I’ve been thinking a lot that characters in fiction either have very high-profile or very low-profile careers, and they’re generally pretty generic, so that if they need to plausibly have a lot (or very little) of money, the author can arrange that. You see lawyers, for example, but do you ever see a mesothelioma lawyer ? I never have.
This, then, is my list of five careers I’ve love to see explored in fiction (and not by characters only in one or two scenes):
- Voice-over actor. Cartoons or commercials. Either works.
- Improvisational comedian. I’ve played with the idea, but never really took it anywhere.
- Hand model. Because I can just see the “so what do you do?” scene.
- Sommelier. We see restaurateurs and wait-staff all the time. We rarely see the guy who picks the wines.
- Cab driver. They’re always incidental characters. They shouldn’t be.
What careers would you like to see in fiction.
It’s been cold today here in the DFW metroplex, and while our winters are nothing compared to winter in places like Minnesota and Ohio, for us it’s been a brutal day, made worse by wicked wind. I do not usually have a problem with cold weather, so long as I can be home, wrapped in a blanket with a good book, sipping tea.
Today, I was out shopping. Not fun, especially at this time of year.
Where I wanted to be was on a deck chair by the pool at one of those Condo Hotels where you own the space, but there’s still maid service and food service. I’ve visited such places (mainly near La Paz), and they are wonderful. My parents almost bought one, but decided to build instead. That’s fine too.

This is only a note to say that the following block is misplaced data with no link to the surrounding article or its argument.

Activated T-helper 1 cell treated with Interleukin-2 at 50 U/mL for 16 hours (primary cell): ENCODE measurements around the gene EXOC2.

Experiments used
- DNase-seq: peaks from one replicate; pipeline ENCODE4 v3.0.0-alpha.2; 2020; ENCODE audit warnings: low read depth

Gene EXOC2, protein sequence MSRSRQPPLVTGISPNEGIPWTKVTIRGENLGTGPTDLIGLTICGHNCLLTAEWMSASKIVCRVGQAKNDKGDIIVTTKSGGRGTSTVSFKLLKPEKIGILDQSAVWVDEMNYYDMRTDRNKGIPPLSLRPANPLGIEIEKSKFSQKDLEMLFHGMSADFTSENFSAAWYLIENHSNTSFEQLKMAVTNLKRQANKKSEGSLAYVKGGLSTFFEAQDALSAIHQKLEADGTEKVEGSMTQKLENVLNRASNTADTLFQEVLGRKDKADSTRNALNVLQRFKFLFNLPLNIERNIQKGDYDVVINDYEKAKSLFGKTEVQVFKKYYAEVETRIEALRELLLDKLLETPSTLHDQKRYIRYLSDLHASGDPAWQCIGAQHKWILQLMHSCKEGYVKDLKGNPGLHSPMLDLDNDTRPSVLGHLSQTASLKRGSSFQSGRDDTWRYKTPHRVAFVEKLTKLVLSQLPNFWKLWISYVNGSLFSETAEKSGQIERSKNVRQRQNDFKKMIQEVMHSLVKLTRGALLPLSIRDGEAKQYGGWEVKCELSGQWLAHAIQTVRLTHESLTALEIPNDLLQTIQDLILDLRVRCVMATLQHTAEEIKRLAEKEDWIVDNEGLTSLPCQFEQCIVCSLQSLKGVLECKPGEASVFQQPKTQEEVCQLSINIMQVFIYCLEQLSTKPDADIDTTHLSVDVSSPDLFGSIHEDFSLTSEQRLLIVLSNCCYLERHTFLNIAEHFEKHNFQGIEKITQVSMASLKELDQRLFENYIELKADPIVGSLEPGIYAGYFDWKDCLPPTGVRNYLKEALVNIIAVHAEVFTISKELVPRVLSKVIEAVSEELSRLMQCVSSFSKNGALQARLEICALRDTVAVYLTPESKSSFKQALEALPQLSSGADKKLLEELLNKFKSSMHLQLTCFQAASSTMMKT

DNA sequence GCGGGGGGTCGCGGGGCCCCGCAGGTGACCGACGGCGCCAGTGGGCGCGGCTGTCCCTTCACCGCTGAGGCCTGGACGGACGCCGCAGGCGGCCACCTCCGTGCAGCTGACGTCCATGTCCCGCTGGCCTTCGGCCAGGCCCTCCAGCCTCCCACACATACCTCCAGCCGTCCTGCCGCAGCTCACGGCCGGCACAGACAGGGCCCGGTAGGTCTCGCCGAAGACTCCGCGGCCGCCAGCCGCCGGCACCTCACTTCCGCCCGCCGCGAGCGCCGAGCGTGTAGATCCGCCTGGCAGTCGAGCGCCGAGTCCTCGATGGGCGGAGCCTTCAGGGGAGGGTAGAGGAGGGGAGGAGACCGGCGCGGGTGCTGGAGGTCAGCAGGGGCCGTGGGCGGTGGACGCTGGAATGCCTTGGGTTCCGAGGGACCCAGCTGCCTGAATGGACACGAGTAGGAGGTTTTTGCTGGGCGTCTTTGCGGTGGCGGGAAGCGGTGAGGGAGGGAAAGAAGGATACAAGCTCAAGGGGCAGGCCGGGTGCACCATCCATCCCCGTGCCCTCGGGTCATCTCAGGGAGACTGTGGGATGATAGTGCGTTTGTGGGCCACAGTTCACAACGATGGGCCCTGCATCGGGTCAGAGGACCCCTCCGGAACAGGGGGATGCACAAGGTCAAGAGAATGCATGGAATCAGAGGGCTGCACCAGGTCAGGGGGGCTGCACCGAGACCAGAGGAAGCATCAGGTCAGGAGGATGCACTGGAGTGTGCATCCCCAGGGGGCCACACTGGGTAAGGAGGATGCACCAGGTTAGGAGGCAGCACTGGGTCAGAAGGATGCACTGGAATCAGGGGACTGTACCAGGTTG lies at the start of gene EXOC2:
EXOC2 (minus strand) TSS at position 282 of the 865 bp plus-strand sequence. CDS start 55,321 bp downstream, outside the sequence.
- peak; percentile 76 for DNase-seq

I have the book.
I have the blanket.
Give me some warm weather, please, so I can get back to the important task of basking.
Could someone tell the local real estate franchise folks that we need to update the shopping in Grand Prairie? I mean, we have a lovely Target in the same shopping center as Home Depot and Starbucks, but it’s really lacking a bookstore.
Oh, I know, there’s a Borders and a Barnes and Nobel just up the road in Arlington, and another Barnes and Nobel in Cedar Hill, but honestly, you should not have to leave your town to browse through shelves of books. Amazon.com is great, but it’s not the same. There is a special kind of romance in browsing through stacks of books, in picking things up because they seem interesting, in feeling the weight of pages.
My summer job during my freshman year of college was in a bookstore/cafe.
I think I never completely left it behind.